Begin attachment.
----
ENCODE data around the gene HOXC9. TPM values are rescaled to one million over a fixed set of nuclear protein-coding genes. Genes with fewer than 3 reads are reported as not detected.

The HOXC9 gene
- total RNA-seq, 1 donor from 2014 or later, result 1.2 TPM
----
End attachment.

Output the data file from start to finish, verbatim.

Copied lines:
ENCODE data around the gene HOXC9. TPM values are rescaled to one million over a fixed set of nuclear protein-coding genes. Genes with fewer than 3 reads are reported as not detected.

The HOXC9 gene
- total RNA-seq, 1 donor from 2014 or later, result 1.2 TPM